Social Contract, Masochist Contract

Aesthetics of Freedom and Submission in Rousseau

By Fayçal Falaky

Subjects: Comparative Literature, Aesthetics, Religion And Politics, French Studies, Queer Studies
Paperback : 9781438449906, 236 pages, January 2015
Hardcover : 9781438449890, 236 pages, January 2014

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Table of contents

1. Vague Inquietudes and Uncertain Desires
2. Rebirthing the Past
3. Machinating (and Confessing) the Mekhane
4. Sculpting Desire
5. Social Contract, Masochist Contract
Works Cited

Provocative reading of the role masochism plays in structuring the aesthetics and political philosophy of Jean-Jacques Rousseau.


Theorization of sensual desire was not uncommon in the eighteenth century; like many materialists of the French Enlightenment, Jean-Jacques Rousseau rejected imperatives founded on metaphysical suppositions and viewed the senses as the only valid source of philosophical knowledge. In Social Contract, Masochist Contract, Fayçal Falaky demonstrates that what distinguishes Rousseau is that the foundational measure on which he bases his materialist philosophy is a sexual instinct endowed, paradoxically, with the same sublime, self-abnegating attributes historically associated with Christian, metaphysical desire. To understand the aesthetics of Rousseau's masochism is, Falaky argues, to understand how ideals of Christian morality and spiritual ennoblement survived the Enlightenment, and how God died, only to be repackaged in new fetishes. Whether it is the imperious mistress of his erotic fantasies, the Arcadian nature of his philosophical reveries, or the sublime Law designed to elevate the citizen from enslaving appetite, Rousseau's fetishes herald the new regulative Ideals of the modern secular state.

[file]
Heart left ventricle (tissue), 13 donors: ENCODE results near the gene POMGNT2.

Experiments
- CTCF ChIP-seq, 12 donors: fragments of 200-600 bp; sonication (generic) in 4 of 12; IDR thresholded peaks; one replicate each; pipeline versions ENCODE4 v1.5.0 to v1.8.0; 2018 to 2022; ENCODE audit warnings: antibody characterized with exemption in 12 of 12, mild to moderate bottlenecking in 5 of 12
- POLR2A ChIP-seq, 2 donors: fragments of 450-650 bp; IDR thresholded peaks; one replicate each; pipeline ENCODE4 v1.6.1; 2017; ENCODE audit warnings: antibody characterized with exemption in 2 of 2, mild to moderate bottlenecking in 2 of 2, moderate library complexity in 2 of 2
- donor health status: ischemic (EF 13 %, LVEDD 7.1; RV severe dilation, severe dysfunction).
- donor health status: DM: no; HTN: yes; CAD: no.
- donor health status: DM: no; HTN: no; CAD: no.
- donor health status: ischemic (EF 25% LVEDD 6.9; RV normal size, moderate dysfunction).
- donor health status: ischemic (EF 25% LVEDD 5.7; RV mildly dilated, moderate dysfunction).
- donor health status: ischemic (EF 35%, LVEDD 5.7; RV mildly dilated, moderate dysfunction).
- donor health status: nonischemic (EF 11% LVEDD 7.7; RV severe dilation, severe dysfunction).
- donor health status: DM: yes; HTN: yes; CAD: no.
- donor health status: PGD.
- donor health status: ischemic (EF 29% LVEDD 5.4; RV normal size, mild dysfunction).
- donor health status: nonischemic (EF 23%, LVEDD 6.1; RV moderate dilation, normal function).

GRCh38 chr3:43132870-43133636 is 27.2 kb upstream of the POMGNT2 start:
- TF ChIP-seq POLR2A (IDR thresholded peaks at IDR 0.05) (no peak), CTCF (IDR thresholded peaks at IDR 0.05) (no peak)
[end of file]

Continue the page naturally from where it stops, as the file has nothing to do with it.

Fayçal Falaky is Assistant Professor of French at Tulane University.


"…Falaky's work offers historians as well as literary critics a new way to think through the possibilities for future research on some well-trodden ground, and it engages important questions about the relationship of sexuality to civic behavior. For these contributions, it is to be lauded. " — Journal of Modern History